Matthew O. Scully is the guy who wrote Sarah Palin’s electrifying speech to the 2008 GOP convention. He also wrote Paul Ryan’s “Let’s get this done!” speech in 2012, which you might not remember as well, but which was quite an excellent speech. I have been fortunate enough to spend some quality time in Matt’s company, and I find him a brilliant, down to earth man, with no shortage of fascinating stories. (Matt used to be a speechwriter for George W. Bush, and has spent his share of time in the Oval Office, so how couldn’t he have great stories to tell?) I have described Matt before in this way, in my post about Ryan’s speech:
Matt is a vegan (for moral reasons), an opponent of hunting, and an environmentalist; a thinking, independent conservative who shows that there is room in the party for people of all different stripes. He is also hell of a speech writer and he really pulled this one off.
All this is by way of background, because when you are about to broach a delicate subject that segments of your audience might disagree with, you want to establish the proponent’s bona fides. The Greeks called it ethos, and suggested that it precede logos, or the logical part of the argument.
Whether Matt studied Greek rhetoric, or simply grasps the principles instinctively, he gets this concept. So he opens his latest piece in this compelling manner:
In 20 or so years of political speechwriting, the only condition I have ever set down in advance of being hired is that I would never, under any circumstances, assist any candidate or officeholder in promoting the cause of abortion. Among employers in that time, the one I admired most was a Democrat: the late Pennsylvania governor Robert P. Casey, a great man and gallant champion of life who viewed abortion on demand as “the ultimate exploitation of the weak by the strong,” who considered his party’s all-in acceptance of abortion a tragic error, and who told me, long before Kermit Gosnell came along, about the filthy characters in it for the money.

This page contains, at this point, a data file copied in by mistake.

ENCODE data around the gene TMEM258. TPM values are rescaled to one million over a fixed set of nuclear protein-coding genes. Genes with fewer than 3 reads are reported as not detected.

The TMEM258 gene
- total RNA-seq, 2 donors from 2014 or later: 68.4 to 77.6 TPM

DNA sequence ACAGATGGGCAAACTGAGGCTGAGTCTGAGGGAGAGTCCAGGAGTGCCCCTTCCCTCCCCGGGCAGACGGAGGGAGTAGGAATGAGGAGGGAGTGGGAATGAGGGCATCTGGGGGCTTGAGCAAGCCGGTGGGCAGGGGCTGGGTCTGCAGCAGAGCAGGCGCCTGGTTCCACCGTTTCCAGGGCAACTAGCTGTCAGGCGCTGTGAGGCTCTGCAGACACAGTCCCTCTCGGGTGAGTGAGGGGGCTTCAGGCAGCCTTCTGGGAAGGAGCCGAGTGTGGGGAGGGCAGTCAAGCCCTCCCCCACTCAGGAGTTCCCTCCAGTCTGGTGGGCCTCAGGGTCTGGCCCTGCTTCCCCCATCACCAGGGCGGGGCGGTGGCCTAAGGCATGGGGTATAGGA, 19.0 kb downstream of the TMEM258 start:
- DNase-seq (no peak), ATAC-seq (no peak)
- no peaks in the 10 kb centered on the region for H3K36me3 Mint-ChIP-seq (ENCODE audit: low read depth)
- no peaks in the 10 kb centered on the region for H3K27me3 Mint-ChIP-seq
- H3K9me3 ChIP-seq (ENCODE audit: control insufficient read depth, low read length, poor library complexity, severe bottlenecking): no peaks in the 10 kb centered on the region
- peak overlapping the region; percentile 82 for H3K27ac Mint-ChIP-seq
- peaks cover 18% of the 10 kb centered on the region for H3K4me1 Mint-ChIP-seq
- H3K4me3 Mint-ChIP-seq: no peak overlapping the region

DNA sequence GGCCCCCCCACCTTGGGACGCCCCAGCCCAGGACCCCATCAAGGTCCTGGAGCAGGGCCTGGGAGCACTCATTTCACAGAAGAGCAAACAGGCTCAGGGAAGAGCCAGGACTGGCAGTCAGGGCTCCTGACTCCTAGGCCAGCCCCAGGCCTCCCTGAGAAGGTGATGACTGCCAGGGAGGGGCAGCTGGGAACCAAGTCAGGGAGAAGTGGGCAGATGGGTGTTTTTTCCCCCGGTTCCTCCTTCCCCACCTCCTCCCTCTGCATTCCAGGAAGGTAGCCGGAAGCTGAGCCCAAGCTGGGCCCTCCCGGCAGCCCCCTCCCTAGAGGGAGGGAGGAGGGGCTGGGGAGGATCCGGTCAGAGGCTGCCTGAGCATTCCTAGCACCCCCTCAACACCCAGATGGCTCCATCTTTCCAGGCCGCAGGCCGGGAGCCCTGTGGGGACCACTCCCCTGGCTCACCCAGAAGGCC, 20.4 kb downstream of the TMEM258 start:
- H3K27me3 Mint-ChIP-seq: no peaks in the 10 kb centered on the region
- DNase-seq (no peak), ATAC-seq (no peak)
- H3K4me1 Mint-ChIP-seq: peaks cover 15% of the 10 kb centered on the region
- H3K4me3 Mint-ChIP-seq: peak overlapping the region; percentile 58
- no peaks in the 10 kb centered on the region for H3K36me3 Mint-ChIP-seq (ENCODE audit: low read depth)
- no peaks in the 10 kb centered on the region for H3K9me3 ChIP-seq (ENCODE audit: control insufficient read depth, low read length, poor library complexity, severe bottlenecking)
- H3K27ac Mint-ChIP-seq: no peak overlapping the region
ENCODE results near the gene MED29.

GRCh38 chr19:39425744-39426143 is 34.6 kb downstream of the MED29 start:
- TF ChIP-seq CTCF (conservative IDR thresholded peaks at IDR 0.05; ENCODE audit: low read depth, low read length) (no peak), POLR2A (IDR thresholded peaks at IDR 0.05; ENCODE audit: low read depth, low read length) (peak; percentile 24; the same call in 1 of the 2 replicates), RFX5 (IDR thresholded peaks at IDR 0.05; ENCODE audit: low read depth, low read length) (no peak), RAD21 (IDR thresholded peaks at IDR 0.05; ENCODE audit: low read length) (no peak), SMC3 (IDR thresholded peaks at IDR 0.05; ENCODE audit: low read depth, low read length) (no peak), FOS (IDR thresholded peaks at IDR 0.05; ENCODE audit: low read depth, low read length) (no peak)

In presidential speechwriting, during the first term of George W. Bush, my colleagues and I put special care into the “culture of life” theme, and I’ve sought to do the same in various campaigns going back to Bush-Quayle ’92. The abortion question, rightly a defining concern of modern conservatism, will always center on mercy for the child, who is just as we once were, on our way into the world, waiting to be born and needing to be loved. Let compassion for mother and child alike be the spirit, leaving anger and sanctimony to the other side, and a decisive majority of Americans — in both parties, in every age group, women and men alike — will always be with you. In Sarah Palin’s 2008 convention address, no words at all were needed on the subject: Just the sight of the governor and her infant son Trig, a child with Down syndrome, said it all. If there was any provocation in the text directed at the pro-abortion lobby, it was simply to call the child “a perfectly beautiful baby boy.” And when that is heard as a rebuke, you know your cause has serious problems.
Already, you gotta love the guy, right?
So when Matt talks about animal rights, I assume that y’all are going to listen respectfully. You don’t have to agree. Just listen with an open mind. That’s all he asks, and all I ask.